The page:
His stepson, Alvin McCleary, spent most of his life near the Alsea River. Born in San Francisco in 1866, his mother had died when he was a baby and he was adopted by the woman who later became Lou Southworth's wife. In 1896, he began fishing commercially, and also worked as a butcher in Newport. He was well respected in the community:
A Negro gentleman named Alvin McCleary was a respected businessman and city councilman in Waldport, where I was raised. As a school boy I never heard one harsh word said against Alvin even in the rugged days of the K.K.K?
Alvin McCleary died in Corvallis in his eighties.
Among the settlers who came to Oregon in 1843 was Daniel Waldo, who emigrated in the same party as Jesse Applegate. Like Peter Burnett, who came to Oregon the same year, Waldo served on the Legislative Committee of 1844 and voted in favor of the exclusion law passed in the June session. Despite this vote, Waldo had come to Oregon with his family and a number of black people, including a daughter, America Waldo, whose mother was a slave. He settled in the hills east of Salem, building a house with separate quarters for his slaves.
In January, 1863, America married Richard A. Bogle, and moved to Walla Walla. Richard A. Bogle was born in the West Indies in 1835, emigrating to New York at the age of twelve. He crossed the plains to Oregon with James Cogswell, arriving in 1851. After a three year stay he moved to Yreka, California, and apprenticed himself to a barber, Nathaniel Ferber, for the next three years. After a mining stint near Deadwood, California, he returned to Oregon and maintained a barber shop in Roseburg. In 1862 he moved to Walla Walla, Washington. He mined in Florence, Elk City and Oro Fino, then bought a barber shop in Walla Walla and continued his trade. He was a wealthy man with ranching interests, and was one of the founders of the Walla Walla Savings and Loan Association. America and Richard Bogle had eight children, including a son, Arthur, who had a barber shop in Portland in the early 1900's. Descendants of the family include Richard Waldo Bogle, Sr., and his son, Richard Waldo Bogle, Jr. of Portland.
Daniel Delany, Sr. came to Oregon in 1843 with his family and a black woman, Rachel Beldon. He settled near the farm of Daniel Waldo east of Salem in an area that has come to be called the Waldo Hills. Delany had lived in east Tennessee where he owned a plantation and a number of slaves. He sold his slaves and land, purchased Rachel for $1,000 and brought her to Oregon, where she worked in the fields, maintained the household and garden, and nursed Mrs. Delany, who was an invalid for many years.
Despite the fact that Oregon had banned slavery, Rachel continued to live with Delany until the close of the Civil War, when her freedom was assured. She had two sons, Newman and Jack, and later married a black man, Nathan Brooks. They lived on the farm of Daniel Waldo before moving to Salem.
Daniel Delany, Sr., was murdered on his farm in 1865, by two men who blackened their faces and posed as Negroes, as Delany was known to be friendly to black people. He had recently sold a large number of cattle, and robbery appeared to be the motive for his killing. The only witness was a black boy, Jack De Wolf, who was Delany's servant and companion. Jack managed to escape undetected, hid in a woodpile all night, and the next day ran to the neighboring farm of Daniel Delany, Jr. to report what had happened.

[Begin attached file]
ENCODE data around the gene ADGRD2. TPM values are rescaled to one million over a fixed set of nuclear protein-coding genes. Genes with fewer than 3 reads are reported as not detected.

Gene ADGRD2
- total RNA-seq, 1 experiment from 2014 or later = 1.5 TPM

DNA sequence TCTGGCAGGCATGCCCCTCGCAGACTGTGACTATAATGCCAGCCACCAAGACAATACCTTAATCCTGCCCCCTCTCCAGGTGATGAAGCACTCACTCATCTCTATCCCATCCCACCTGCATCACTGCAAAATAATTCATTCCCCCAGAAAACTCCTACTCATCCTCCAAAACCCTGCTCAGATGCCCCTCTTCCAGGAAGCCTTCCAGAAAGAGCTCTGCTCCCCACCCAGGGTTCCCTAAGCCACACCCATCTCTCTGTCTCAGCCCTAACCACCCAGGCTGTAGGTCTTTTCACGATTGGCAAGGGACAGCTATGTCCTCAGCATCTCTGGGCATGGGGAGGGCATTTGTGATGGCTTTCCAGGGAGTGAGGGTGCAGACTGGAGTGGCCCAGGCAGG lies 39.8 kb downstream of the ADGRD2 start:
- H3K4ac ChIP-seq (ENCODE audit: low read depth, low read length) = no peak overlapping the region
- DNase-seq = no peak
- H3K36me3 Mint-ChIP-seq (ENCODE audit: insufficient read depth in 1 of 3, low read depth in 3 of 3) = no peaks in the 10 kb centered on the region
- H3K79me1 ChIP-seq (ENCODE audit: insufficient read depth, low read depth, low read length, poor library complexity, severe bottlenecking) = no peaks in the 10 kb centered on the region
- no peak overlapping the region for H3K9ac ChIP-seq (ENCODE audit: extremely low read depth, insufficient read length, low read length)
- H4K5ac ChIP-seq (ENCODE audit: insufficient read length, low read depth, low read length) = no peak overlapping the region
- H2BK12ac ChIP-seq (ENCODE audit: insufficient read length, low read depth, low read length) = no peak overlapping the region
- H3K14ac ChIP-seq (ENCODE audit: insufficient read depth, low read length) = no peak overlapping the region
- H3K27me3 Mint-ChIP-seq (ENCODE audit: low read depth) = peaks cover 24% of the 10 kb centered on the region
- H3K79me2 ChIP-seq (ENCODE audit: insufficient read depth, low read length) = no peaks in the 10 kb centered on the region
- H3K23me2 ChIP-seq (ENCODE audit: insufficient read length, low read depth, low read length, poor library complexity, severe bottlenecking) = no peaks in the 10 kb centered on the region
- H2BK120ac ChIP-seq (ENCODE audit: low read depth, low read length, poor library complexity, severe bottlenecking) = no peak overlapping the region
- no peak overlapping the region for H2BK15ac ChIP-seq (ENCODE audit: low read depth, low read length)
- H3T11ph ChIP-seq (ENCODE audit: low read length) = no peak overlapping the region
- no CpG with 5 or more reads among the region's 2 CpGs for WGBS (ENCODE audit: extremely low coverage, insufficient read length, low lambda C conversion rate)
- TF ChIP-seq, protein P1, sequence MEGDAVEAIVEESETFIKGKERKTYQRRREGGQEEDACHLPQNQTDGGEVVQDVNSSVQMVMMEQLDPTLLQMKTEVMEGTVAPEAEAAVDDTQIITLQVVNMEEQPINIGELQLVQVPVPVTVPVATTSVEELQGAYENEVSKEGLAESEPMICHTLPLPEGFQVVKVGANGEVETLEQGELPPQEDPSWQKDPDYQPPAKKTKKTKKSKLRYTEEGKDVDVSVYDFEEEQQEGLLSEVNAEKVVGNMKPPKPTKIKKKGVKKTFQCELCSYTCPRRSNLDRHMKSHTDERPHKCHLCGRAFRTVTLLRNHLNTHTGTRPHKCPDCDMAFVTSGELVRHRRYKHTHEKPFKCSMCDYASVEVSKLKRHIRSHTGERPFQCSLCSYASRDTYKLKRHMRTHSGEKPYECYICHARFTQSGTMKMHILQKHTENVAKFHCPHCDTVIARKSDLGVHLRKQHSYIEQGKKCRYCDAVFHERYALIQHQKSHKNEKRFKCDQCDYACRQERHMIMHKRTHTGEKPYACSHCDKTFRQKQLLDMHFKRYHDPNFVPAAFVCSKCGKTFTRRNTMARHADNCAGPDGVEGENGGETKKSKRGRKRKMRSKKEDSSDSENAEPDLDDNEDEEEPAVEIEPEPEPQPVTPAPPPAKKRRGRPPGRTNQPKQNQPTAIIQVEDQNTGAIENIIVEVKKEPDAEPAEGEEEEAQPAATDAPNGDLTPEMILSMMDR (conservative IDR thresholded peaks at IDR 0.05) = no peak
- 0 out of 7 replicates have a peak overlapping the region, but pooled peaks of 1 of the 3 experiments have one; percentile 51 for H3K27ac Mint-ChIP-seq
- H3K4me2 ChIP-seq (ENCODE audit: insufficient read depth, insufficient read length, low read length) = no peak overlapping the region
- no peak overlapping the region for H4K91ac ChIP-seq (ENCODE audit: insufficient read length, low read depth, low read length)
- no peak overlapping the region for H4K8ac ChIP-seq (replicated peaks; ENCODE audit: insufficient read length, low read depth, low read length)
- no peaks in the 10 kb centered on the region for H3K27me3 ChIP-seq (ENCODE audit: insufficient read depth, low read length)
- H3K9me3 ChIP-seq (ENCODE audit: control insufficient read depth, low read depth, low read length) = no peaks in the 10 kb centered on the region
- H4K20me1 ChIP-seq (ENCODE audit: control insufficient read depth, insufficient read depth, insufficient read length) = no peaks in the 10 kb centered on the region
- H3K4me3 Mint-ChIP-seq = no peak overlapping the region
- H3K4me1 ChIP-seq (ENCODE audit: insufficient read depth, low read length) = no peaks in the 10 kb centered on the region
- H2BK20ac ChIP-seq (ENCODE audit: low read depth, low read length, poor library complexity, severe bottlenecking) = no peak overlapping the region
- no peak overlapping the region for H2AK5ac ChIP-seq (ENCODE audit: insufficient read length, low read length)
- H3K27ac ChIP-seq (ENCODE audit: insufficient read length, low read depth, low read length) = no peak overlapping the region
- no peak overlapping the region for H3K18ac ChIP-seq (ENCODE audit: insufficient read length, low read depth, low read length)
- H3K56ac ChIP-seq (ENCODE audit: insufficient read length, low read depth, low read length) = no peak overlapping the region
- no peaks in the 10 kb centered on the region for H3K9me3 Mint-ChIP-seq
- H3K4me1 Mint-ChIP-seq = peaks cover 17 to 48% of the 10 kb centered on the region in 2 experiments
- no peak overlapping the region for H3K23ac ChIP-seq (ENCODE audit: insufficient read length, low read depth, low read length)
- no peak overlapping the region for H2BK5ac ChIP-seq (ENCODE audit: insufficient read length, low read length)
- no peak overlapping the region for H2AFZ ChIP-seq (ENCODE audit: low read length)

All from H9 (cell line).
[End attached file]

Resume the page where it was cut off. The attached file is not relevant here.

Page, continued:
Jack's testimony helped to convict the murderers, who were hanged in Salem a few months later. No one in Salem would claim their bodies, so Daniel Waldo agreed to bury the men on his farm. For many years a fence surrounded the graves of the first men to die for committing a crime in Marion County.
Gold was discovered in Jacksonville in the early 1850's, and a bustling town soon sprang up. Among the settlers who came to the area were a number of black people. The census of 1860 lists forty-two blacks living in Jackson County. Conditions were rough, and most did not stay long. Racial incidents were common, and black people were jailed on any excuse.
The journals of Thomas Fletcher Royal, the first county school superintendent, record two examples of the treatment black people received. In 1853, he reported that while he was away on business a black girl tried to attend public school. White parents refused to allow their children to attend school, as one person related to Royal:
Their parents can not bear the thought of sending their children to school with a Negro--it will be throwed up to them as long as they live.
The girl had to stop attending school, as it was more than the town could stand.
In 1854, the local church was in danger of being mobbed because a black man was allowed to preach and pray with the congregation. Royal's diary preserves one such incident:
We could often smell the cigars and whisky about the window and hear the rowdies run and yell out curses as they stood around listening or as they fled mocking. Again they would be ready to mob us for allowing a colored brother, Isaac Jones, a local preacher, to come into our meetings and pray with us. They swore they would take Isaac out if we called on him again, and cursed us for being abolitionists. But we hardly ever failed to call on brother Jones at every prayer meeting. For he was full of faith and the Holy Ghost, and when he prayed we always felt manifestations of divine power.
Another black man, Mat Banks, was brought before the local court on a charge of disturbing the peace. His neighbors complained that he was praying and singing hymns too loudly. The court freed him, but several months later he was brought before the court again on the same charge. This time the court decided that he was insance, and he was committed to the state asylum.